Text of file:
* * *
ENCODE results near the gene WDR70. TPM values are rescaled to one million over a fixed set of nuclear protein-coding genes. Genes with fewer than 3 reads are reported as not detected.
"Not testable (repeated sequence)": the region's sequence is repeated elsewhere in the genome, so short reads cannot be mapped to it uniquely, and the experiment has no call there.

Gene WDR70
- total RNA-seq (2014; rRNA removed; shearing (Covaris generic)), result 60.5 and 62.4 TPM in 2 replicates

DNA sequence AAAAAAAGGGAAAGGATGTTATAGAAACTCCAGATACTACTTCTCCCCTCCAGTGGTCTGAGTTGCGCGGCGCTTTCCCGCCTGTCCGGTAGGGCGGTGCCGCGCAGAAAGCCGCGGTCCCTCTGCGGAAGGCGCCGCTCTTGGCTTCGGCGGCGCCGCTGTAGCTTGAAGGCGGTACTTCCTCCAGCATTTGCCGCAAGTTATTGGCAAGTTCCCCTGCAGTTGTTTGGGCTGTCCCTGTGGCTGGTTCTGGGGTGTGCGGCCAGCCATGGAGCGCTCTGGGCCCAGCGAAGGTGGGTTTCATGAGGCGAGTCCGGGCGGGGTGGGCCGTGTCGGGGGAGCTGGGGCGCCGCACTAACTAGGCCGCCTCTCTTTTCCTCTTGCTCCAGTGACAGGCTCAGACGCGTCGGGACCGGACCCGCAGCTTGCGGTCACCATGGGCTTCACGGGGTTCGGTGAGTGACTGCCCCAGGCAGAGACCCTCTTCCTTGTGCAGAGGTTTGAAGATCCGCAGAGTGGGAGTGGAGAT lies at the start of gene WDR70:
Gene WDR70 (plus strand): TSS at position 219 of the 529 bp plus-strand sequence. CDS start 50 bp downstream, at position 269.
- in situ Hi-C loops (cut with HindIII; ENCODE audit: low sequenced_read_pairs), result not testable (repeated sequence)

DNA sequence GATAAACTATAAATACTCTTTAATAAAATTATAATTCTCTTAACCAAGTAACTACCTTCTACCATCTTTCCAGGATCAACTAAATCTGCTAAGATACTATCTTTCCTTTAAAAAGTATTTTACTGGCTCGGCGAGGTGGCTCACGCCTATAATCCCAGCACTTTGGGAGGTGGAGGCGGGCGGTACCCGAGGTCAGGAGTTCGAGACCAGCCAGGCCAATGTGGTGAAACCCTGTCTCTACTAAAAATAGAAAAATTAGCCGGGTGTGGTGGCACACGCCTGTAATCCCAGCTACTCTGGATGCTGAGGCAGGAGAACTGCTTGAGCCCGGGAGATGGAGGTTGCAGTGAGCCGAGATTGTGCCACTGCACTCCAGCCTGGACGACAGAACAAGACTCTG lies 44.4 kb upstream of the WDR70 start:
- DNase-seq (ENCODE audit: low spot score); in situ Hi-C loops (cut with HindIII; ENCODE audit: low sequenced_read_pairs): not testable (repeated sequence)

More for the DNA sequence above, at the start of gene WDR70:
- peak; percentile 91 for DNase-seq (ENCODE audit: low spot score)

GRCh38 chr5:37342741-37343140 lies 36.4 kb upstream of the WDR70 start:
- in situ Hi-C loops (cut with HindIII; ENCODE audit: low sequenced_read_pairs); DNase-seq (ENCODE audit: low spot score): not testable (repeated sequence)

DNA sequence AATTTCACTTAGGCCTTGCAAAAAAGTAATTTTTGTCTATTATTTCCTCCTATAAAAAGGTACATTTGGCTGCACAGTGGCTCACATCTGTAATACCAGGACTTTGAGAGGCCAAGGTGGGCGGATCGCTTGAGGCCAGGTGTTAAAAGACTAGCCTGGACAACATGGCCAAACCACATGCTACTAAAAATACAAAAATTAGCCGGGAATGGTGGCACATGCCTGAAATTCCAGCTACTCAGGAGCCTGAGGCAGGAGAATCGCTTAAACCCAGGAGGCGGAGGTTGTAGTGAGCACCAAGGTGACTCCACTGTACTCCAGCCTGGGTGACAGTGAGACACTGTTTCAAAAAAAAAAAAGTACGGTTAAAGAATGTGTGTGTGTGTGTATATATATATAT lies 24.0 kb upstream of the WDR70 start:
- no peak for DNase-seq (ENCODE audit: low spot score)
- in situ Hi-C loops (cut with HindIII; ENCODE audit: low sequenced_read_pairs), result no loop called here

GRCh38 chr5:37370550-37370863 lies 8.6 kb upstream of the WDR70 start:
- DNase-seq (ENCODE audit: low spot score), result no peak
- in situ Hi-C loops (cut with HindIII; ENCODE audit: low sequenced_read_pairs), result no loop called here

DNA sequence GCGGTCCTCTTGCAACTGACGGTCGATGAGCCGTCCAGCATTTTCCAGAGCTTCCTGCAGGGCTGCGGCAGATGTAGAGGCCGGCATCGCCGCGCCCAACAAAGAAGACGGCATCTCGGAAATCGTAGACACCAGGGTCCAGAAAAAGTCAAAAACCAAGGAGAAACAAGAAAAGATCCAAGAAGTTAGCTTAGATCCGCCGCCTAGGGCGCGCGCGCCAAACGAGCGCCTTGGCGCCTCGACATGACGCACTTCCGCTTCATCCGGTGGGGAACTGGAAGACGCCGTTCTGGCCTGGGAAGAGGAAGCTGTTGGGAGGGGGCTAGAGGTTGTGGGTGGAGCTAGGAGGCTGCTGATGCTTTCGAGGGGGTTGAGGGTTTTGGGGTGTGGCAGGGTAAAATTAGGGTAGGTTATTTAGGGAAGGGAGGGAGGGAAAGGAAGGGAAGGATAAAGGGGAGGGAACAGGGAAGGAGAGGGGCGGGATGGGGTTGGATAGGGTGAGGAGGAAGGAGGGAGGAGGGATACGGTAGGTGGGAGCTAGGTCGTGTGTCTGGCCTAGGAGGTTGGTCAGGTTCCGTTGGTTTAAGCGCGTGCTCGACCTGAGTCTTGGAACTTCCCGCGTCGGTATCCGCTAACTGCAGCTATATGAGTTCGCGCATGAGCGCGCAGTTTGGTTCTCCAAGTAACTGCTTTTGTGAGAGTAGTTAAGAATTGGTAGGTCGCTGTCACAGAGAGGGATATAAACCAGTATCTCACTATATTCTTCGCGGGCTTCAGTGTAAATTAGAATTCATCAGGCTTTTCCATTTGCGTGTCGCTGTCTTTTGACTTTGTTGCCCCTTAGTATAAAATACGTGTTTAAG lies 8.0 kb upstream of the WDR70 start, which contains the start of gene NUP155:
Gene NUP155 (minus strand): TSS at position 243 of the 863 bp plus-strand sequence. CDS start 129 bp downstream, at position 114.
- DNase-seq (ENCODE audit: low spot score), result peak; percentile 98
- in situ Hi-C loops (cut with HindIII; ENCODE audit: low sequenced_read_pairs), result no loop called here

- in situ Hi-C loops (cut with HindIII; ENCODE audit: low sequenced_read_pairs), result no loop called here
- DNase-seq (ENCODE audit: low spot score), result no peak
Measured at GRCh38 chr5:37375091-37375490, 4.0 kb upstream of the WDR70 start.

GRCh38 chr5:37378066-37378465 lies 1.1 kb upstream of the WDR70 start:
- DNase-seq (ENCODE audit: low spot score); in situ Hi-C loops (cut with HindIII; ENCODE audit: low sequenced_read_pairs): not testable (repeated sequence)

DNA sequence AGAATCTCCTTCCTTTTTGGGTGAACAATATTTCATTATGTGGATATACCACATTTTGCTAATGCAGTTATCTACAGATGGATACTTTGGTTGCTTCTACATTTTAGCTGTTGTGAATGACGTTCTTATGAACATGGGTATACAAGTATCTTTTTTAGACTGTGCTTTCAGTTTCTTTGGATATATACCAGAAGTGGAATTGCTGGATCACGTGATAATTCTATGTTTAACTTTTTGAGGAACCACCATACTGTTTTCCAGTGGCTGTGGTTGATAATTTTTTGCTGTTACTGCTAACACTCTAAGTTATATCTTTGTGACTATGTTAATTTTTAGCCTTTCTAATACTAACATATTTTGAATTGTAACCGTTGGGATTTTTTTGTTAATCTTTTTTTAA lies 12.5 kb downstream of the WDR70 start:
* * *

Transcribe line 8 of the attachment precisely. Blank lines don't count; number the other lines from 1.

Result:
DNA sequence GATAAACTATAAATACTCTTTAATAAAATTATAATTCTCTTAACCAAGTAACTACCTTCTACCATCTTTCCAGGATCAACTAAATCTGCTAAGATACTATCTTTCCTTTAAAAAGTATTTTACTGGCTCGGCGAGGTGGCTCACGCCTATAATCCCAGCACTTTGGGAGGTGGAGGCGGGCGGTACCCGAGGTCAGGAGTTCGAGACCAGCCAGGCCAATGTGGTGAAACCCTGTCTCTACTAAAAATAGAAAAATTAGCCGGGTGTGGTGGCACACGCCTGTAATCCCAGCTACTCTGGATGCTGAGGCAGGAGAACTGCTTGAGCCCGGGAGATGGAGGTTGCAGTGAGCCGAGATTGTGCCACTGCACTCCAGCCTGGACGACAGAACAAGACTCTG lies 44.4 kb upstream of the WDR70 start: